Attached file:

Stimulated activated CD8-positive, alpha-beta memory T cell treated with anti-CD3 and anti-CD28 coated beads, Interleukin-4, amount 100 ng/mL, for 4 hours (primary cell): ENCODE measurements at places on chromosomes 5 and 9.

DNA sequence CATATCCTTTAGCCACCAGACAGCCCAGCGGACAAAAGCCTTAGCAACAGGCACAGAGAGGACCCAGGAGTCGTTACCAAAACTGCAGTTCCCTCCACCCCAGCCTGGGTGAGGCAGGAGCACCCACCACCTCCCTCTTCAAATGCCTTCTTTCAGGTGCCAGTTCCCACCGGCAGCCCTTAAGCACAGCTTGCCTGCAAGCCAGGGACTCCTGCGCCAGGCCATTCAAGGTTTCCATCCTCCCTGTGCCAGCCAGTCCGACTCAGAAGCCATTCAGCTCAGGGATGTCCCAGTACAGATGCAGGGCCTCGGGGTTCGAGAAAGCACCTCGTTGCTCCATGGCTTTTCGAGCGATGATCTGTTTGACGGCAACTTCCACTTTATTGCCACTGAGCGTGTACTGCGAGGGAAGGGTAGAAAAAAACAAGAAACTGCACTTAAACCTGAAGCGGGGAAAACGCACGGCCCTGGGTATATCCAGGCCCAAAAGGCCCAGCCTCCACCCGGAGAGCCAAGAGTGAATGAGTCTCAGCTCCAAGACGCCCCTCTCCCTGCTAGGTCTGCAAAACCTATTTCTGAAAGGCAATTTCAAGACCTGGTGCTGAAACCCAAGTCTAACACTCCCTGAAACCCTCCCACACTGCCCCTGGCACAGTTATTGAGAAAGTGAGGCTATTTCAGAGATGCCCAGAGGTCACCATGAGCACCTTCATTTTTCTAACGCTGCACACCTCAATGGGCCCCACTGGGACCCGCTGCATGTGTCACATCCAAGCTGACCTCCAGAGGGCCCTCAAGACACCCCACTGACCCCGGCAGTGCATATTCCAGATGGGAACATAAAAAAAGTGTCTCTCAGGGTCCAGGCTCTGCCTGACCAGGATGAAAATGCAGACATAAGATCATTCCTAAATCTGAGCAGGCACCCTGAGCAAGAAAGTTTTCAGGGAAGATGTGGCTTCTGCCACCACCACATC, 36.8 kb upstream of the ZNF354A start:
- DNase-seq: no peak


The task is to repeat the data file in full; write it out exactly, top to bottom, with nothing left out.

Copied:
Stimulated activated CD8-positive, alpha-beta memory T cell treated with anti-CD3 and anti-CD28 coated beads, Interleukin-4, amount 100 ng/mL, for 4 hours (primary cell): ENCODE measurements at places on chromosomes 5 and 9.

DNA sequence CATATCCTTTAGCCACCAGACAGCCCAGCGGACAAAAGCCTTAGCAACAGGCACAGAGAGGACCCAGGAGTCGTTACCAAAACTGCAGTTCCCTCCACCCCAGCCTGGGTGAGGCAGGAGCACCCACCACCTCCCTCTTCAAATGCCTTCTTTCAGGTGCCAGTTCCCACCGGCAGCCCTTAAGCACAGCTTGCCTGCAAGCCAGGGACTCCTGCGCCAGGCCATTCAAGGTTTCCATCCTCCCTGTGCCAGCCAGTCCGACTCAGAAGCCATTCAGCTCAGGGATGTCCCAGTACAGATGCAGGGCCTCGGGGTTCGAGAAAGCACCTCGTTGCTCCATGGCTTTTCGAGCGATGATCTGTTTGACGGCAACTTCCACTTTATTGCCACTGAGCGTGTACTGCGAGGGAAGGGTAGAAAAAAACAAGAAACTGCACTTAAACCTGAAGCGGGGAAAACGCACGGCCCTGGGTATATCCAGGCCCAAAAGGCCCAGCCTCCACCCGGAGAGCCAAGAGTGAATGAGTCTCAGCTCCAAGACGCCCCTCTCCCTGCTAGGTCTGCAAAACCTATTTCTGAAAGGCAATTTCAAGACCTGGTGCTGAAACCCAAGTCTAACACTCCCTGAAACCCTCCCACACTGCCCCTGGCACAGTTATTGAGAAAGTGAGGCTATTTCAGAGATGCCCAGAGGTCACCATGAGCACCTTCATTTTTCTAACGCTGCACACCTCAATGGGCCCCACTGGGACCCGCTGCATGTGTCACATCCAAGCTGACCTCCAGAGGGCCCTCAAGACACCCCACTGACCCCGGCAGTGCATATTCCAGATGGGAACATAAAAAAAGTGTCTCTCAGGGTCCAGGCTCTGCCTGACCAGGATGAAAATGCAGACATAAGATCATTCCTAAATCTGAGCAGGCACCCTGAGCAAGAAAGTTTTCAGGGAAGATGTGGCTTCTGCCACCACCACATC, 36.8 kb upstream of the ZNF354A start:
- DNase-seq: no peak